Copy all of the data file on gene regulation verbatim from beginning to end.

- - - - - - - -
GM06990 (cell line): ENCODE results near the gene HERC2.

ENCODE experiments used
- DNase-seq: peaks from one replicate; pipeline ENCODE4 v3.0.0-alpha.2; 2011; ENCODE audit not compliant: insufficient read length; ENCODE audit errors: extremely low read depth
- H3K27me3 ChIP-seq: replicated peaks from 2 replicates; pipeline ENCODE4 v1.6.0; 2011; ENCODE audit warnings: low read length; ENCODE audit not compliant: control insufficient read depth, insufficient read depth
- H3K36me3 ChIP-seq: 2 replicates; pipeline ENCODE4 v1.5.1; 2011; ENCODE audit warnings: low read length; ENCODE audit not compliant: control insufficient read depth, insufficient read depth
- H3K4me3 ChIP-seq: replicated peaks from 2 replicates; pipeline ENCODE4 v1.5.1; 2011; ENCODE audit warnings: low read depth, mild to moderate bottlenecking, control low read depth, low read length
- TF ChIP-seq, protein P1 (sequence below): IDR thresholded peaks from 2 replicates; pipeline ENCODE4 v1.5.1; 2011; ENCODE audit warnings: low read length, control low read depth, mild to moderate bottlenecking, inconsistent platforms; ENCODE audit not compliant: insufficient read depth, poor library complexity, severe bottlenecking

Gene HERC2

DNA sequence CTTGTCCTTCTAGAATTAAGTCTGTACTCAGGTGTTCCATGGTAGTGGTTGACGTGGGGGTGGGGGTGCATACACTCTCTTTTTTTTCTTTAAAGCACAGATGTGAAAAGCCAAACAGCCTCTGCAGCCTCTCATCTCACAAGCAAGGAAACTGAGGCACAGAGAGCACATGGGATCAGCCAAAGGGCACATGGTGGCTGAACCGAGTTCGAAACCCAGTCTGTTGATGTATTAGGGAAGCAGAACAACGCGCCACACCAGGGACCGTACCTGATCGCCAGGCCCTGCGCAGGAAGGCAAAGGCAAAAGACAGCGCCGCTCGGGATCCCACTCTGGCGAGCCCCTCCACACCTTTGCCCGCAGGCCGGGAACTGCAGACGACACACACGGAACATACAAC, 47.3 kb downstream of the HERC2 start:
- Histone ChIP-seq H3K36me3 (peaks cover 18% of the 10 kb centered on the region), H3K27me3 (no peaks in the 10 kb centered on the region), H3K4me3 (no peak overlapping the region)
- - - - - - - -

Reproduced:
GM06990 (cell line): ENCODE results near the gene HERC2.

ENCODE experiments used
- DNase-seq: peaks from one replicate; pipeline ENCODE4 v3.0.0-alpha.2; 2011; ENCODE audit not compliant: insufficient read length; ENCODE audit errors: extremely low read depth
- H3K27me3 ChIP-seq: replicated peaks from 2 replicates; pipeline ENCODE4 v1.6.0; 2011; ENCODE audit warnings: low read length; ENCODE audit not compliant: control insufficient read depth, insufficient read depth
- H3K36me3 ChIP-seq: 2 replicates; pipeline ENCODE4 v1.5.1; 2011; ENCODE audit warnings: low read length; ENCODE audit not compliant: control insufficient read depth, insufficient read depth
- H3K4me3 ChIP-seq: replicated peaks from 2 replicates; pipeline ENCODE4 v1.5.1; 2011; ENCODE audit warnings: low read depth, mild to moderate bottlenecking, control low read depth, low read length
- TF ChIP-seq, protein P1 (sequence below): IDR thresholded peaks from 2 replicates; pipeline ENCODE4 v1.5.1; 2011; ENCODE audit warnings: low read length, control low read depth, mild to moderate bottlenecking, inconsistent platforms; ENCODE audit not compliant: insufficient read depth, poor library complexity, severe bottlenecking

Gene HERC2

DNA sequence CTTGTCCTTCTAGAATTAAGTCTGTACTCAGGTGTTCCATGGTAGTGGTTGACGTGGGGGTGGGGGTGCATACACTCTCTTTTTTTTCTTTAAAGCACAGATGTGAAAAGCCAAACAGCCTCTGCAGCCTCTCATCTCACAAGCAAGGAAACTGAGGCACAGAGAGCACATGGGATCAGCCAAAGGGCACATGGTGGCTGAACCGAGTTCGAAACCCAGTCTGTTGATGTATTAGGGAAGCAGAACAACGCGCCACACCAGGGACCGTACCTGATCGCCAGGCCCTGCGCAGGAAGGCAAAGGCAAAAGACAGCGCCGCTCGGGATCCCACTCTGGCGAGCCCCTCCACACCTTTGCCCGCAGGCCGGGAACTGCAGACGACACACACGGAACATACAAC, 47.3 kb downstream of the HERC2 start:
- Histone ChIP-seq H3K36me3 (peaks cover 18% of the 10 kb centered on the region), H3K27me3 (no peaks in the 10 kb centered on the region), H3K4me3 (no peak overlapping the region)